Sunday, June 24, 2012

Elephants in the Room - by Charlotte Ellison

Dear Blog Readers,

A good friend of mine, the Rev. Charlotte Ellison, Grand Rapids, MI, offers the follow reflection on life and events in the Reformed Church of America.

When I read her note, I was immediately struck by its relevancy and its depth of faithful thought.

As the RCA struggles with many of the issues confronting American Christianity, it's helpful to read some commentary from inside the Western Michigan Beltway!

Blessings Charlotte, and thanks for permission to republish your essay in this blog.

Tom Eggebeen
Los Angeles.


Those of us in the RCA are spending a good bit of time talking about "unity" this Synod season--it all rests in identity, though--who are we, where do we receive our identity from, what is diversity and what is a basic distortion of our identity--do we most faithfully resemble our Lord when we protect ourselves from any variant in the interest of purity or do we most faithfully reflect our Lord when we go forth with an imitation of his engagement of the world, his apparent acceptance of people of many conditions and his welcoming them to a place of forgiveness, grace and acceptance.

I think there is always a temptation to confuse "unity" with "uniformity", always a need to project our sense of purity onto the image of Jesus' desire to call all to fellowship with his heavenly Father, always the temptation to "defend the faith" in a way that undeniably resembles the Pharisees and always a strong human impulse to be carried by those factors and hidden currents of our own unrevealed human psyches, projecting into Jesus those "imperatives" of our own fragile selves.

The hidden elephant in the room, in my opinion, has less to do with our openness to women in office (now thirty years in, and still contested), our position regarding homosexuality (do we offer hospitality and healing acceptance or do we participate in the persecution of anathema for the protection of the purity of the body), do we continue our exchange with theologically kindred bodies (sharing Reformed roots but with different histories) or do we narrowly define those "pure" enough to fellowship with as those who have even more strict standards of "purity" and closed communion.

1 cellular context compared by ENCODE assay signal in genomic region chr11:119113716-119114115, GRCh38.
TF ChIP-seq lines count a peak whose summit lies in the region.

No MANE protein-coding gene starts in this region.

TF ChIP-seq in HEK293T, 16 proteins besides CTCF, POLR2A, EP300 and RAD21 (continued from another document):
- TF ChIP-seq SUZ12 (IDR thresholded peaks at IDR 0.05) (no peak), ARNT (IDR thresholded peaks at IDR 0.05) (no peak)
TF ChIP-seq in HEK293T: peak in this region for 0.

I think the elephant in the room is our commitment to an identity that has little if anything to do with our Christian identity--our love of sectarianism, the ethnic roots of this particular tribe, the Dutchness which is nationalistic and nostalgic, a "brand" of theological virtue known for its scholastic rigor but not well regarded for its inclusiveness or gracious application of is magisterial theology of Grace.

I think the RCA struggles with a current of sectarianism that perpetually is oppositional, defining who is the "real" reformed communion by erecting ever more strident and exclusive marks of the true church and schizming into smaller and smaller communions that produce bigger fish in little ponds, the historic reward for leading the charge of schism.

It is sectarianism, and it is an offense to the gospel and a vanity and those further up its stream are not well positioned to instruct us on its benefits, so when we bemoan our communion with the PCUSA and long for closer ties with the Orthodox Presbyterians, for instance, that is a clear marker of this sectarian spirit at work, I think. Sectarianism is a terrible distortion of the Gospel and if you want to see its effects, one need look no further than North Ireland for examples of Orangemen in their oppression of Catholics in the name of the "true religion" through the propagating of an exclusive and utopian distortion of the church.

Our identity rests in one place--Christ Jesus, as revealed by his life and the witness of the whole Word of God, rightly interpreted, not appropriated with weak hermeneutics and self-styled but theologically ignorant leaders who are trying to "re-brand" their own version of what is "reformed" by simply asserting with vigor that it is. To be Reformed is to take the whole counsel of God and follow the Word of God wherever it leads, even if that reveals a long arc of justice, a widening inclusion into the family of God and a manifestation of Grace that is almost beyond our human ability to comprehend it. Reformed ever reforming. May God's spirit be powerfully present at Synod this year.

Charlotte Ellison
Grand Rapids, Michigan

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